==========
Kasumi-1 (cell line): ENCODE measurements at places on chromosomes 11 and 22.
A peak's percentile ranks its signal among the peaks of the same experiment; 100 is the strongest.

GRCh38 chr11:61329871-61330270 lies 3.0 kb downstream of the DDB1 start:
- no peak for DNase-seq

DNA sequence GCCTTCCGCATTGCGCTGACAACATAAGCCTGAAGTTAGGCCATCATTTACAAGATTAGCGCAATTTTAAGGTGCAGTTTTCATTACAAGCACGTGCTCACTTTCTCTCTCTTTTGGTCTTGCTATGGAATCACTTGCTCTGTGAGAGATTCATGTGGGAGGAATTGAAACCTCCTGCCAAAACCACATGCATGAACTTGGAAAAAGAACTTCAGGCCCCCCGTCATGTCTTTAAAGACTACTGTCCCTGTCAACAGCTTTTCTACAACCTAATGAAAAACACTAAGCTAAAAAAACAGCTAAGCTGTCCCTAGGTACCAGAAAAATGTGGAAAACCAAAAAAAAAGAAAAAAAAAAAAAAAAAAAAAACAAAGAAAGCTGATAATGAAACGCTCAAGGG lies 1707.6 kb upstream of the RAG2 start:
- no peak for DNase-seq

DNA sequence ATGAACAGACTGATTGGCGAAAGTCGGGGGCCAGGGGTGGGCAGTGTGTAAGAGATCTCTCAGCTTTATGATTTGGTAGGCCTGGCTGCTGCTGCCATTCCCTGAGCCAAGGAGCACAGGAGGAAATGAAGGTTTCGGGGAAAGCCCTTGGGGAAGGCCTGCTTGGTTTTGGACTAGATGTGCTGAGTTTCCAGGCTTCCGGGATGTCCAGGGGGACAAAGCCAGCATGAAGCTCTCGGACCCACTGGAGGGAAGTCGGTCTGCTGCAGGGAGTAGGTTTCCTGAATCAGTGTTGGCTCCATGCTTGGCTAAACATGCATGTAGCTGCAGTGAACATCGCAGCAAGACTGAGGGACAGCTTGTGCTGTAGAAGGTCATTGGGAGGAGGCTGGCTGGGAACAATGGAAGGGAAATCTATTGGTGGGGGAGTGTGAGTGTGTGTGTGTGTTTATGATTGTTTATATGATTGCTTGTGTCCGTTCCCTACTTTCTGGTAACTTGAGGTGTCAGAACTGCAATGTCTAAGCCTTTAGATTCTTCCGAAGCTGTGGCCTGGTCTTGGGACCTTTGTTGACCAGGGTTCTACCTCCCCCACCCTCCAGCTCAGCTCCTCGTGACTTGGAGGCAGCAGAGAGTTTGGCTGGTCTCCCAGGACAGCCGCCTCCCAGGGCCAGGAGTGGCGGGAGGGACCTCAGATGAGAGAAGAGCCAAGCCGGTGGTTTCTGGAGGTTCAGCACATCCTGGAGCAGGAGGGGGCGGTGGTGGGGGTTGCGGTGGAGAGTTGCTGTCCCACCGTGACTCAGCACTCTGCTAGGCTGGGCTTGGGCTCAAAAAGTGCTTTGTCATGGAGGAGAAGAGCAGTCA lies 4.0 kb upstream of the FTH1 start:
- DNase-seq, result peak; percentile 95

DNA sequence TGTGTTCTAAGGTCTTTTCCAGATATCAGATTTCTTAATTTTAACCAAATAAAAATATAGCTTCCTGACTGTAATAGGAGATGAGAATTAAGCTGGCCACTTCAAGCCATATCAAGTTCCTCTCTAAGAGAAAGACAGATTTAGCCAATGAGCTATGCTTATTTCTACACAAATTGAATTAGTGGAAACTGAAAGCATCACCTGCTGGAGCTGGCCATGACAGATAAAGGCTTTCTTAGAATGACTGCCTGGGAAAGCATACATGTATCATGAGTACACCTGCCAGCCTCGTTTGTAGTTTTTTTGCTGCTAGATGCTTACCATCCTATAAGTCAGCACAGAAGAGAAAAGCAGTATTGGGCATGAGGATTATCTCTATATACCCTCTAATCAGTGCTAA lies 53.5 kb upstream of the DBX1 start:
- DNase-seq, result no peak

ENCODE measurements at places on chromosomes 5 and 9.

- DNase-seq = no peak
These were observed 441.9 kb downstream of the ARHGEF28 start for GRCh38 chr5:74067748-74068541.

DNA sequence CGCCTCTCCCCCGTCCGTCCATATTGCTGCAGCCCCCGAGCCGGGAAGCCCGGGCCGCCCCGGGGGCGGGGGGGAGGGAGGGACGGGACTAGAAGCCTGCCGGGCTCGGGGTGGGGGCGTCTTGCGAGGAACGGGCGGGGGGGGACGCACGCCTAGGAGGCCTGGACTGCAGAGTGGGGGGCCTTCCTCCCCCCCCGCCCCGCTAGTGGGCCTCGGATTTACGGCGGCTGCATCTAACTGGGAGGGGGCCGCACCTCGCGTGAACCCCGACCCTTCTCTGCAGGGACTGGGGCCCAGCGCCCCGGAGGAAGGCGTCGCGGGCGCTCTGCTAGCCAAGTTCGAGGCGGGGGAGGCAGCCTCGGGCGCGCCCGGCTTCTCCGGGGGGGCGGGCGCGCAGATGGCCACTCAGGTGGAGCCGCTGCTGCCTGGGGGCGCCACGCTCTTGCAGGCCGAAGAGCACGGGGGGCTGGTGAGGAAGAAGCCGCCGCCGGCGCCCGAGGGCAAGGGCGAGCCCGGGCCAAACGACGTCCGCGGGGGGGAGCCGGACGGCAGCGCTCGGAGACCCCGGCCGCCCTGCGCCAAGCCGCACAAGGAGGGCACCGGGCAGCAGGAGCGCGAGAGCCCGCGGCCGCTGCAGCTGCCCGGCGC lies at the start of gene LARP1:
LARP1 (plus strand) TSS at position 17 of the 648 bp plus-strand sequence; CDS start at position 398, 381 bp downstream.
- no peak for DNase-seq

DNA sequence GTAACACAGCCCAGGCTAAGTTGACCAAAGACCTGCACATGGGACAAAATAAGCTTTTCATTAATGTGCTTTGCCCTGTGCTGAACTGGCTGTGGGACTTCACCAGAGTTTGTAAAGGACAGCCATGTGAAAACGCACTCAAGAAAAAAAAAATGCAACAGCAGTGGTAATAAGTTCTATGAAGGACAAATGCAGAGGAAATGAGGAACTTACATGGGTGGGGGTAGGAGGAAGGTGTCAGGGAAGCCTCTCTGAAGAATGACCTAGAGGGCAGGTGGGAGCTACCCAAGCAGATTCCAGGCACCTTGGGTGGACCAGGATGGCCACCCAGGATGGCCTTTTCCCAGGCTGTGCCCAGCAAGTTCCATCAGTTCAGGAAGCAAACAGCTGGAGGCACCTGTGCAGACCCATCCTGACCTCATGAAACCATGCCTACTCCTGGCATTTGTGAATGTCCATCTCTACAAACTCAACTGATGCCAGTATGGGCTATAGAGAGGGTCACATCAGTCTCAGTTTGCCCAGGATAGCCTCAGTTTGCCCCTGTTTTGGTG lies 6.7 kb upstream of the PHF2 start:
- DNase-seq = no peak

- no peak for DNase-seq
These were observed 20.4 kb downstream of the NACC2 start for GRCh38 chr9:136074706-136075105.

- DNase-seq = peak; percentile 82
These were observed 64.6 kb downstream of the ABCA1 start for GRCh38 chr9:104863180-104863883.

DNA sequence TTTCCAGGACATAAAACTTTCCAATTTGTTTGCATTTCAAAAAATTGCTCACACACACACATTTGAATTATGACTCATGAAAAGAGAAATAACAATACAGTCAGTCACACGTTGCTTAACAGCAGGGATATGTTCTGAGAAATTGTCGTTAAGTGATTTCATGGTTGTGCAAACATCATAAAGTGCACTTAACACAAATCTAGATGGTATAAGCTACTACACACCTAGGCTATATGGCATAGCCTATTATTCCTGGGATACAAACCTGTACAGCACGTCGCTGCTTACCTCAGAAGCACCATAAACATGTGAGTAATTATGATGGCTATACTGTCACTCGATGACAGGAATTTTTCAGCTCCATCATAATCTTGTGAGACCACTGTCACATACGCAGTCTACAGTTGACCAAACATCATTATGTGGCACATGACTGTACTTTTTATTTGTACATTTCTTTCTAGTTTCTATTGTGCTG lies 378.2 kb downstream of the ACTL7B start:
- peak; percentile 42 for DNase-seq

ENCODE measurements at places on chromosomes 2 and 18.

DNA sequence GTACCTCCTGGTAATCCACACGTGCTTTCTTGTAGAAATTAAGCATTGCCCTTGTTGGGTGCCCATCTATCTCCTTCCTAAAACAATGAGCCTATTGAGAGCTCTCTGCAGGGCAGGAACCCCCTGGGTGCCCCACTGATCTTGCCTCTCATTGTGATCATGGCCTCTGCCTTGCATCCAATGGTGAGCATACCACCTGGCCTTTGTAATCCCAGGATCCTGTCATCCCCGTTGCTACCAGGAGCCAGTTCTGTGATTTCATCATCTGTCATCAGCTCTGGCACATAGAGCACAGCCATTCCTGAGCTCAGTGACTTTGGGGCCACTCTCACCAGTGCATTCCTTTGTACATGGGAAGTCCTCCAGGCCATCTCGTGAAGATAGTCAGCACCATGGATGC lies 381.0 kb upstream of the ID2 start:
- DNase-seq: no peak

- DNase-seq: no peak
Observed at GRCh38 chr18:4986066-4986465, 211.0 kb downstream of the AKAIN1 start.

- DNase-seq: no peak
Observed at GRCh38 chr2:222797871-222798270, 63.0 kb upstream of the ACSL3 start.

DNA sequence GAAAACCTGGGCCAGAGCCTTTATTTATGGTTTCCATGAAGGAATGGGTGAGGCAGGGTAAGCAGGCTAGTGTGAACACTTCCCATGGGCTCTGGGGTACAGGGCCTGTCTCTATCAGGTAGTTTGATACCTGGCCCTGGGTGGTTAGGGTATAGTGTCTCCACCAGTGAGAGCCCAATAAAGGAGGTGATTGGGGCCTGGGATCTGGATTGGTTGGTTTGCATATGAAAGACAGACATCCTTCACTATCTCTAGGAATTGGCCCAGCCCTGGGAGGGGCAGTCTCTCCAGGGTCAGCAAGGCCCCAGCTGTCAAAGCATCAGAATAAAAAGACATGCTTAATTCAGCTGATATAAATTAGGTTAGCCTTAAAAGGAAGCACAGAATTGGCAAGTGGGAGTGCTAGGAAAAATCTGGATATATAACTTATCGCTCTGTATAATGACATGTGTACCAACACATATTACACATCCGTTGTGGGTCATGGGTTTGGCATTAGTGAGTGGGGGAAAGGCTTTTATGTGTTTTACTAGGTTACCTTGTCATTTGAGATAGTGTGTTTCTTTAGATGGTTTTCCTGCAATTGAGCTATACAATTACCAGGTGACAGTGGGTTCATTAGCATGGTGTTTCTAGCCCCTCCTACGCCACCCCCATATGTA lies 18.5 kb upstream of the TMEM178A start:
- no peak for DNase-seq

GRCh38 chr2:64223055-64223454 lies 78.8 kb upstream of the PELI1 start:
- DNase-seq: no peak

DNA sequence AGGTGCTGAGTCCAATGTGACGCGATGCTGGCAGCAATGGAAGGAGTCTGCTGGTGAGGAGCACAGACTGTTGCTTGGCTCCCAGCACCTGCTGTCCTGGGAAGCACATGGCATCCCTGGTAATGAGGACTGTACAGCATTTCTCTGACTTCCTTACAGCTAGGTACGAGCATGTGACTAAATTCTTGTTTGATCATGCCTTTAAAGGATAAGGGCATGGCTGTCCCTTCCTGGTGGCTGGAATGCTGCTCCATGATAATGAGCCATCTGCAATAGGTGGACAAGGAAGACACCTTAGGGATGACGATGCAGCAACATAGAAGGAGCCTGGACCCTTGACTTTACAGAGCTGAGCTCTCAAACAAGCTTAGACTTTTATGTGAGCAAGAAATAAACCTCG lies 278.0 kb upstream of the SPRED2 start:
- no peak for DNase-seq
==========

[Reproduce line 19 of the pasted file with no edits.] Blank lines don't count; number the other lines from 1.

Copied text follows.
- no peak for DNase-seq